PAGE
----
You've decided to ride a bike to work - great choice! Whether you're a seasoned summertime cyclist, or getting out there for the first time, commuting by bike doesn't have to be complicated.

We all have good days and bad days, and by giving yourself the best start, you’ll have more of the former, and less of the latter. So here are a few things to get you started...

Get the right tool for the job

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Not all bikes are created equal, and neither are all commutes!

Long or short, flat or hilly, tarmac or towpath; make sure your bike’s up for the job, and if it's not, invest in one that is. Make friends with your local bike shop, as they can help you pick the right bike for your commute.

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All commuter bikes should have good quality components that will stand the test of time, and while sometimes the initial cost can be a little daunting, it's a necessary investment. Generally, a bike that costs under £300 will be fitted with cheaper parts, and it's designed for the occasional ride or pootle. However, if you're riding it more than 6 miles a day, all year round in all weathers, you need something that's designed to do just that.

Learn some basic bike maintenance

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You don't need to know how to index gears or re-cable your brakes, but a little preventative maintenance goes a long way. Here are a few starting points to keep your bike happy on the road:

  1. Keep your chain lubricated. A dry chain will wear away your cassette, which is expensive to replace. Get into the habit of regularly cleaning and oiling your chain, and maximise the lifespan of your bike's 'consumable' parts.
  2. Keep your tyres pumped up. Without enough air, your ride will feel sluggish, and you'll be more prone to punctures. Tyres have a recommended range of PSI numbers printed on the sidewall. Use a track pump with a pressure gauge for this and if you don't have one, your local bike shop will have one you can use.
  3. Learn to fix a puncture. Inevitably you’ll hear that hissing, but don't let it force you to walk your bike to work. With a little know-how and a couple of tools in your bag, you can be back on the road in no time. There are plenty of resources online to help you learn this, or ask at a local bike shop.

7 Irrefutable reasons to learn bike mechanics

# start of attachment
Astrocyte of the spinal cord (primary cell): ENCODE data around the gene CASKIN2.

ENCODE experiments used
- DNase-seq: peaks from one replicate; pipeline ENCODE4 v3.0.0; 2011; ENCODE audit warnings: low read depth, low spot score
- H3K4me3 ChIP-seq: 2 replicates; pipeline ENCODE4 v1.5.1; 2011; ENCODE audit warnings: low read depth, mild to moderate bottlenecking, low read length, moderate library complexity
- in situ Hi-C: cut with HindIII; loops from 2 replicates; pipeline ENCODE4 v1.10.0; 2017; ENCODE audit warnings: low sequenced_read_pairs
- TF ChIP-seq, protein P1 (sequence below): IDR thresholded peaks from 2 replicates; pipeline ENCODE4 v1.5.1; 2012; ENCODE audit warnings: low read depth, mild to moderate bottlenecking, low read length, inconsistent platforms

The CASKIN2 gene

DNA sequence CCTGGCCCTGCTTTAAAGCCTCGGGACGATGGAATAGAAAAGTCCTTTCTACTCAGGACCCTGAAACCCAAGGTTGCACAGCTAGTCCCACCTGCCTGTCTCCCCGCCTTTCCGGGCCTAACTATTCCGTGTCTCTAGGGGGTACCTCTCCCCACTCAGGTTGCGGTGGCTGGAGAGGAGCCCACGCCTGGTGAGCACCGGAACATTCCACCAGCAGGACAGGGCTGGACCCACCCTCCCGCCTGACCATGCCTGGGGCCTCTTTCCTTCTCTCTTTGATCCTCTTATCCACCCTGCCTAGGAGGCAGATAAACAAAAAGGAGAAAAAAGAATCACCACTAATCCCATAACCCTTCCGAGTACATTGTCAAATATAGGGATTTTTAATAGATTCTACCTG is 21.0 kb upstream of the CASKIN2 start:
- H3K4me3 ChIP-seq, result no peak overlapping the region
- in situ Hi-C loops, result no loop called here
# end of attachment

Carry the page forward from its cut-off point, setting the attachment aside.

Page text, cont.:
Learn some road etiquette

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Help other road users to understand your intentions, which will keep you safe in the long run. Master looking over your shoulder and riding one-handed, so you can safely indicate when you're about to make a turn.

Road cycling hands signals and signs

If you catch up to a slower cyclist, don't undertake on the left. Wait until it's safe, and overtake on the right. Perhaps even say hello as you pass!

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Finally, don't run red lights. In best-case scenarios it can frustrate motorists, and worst-case, you could collide with a pedestrian. There's usually a space for cyclists at traffic lights, so practise filtering to the front for that head-start.

See, and be seen

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You don't have to be a 'high-viz hero' if you don't want to be, but put a decent set of lights on your bike. Use them on flash mode at dusk, then switch to a constant beam when it's fully dark. If you're riding on unlit bike paths or country roads, grab a decent voltage (at least 200V) so you can light up the path ahead of you. You never know when a pothole is looming.

Take the lane

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Riding on Britain's roads can be intimidating, but you have a right to be there. Many cyclists ride on the edge of the road with the drain covers, gravel and glass, and the danger of being struck by an opening car door.

The road surface isn’t safe, and leaving all that space to your right invites motorists to squeeze past you. Place yourself firmly in the middle of the lane if there's no room for them to overtake, and when the oncoming lane is empty, they can safely pass. Until then, they have to wait. Your safety always comes first.

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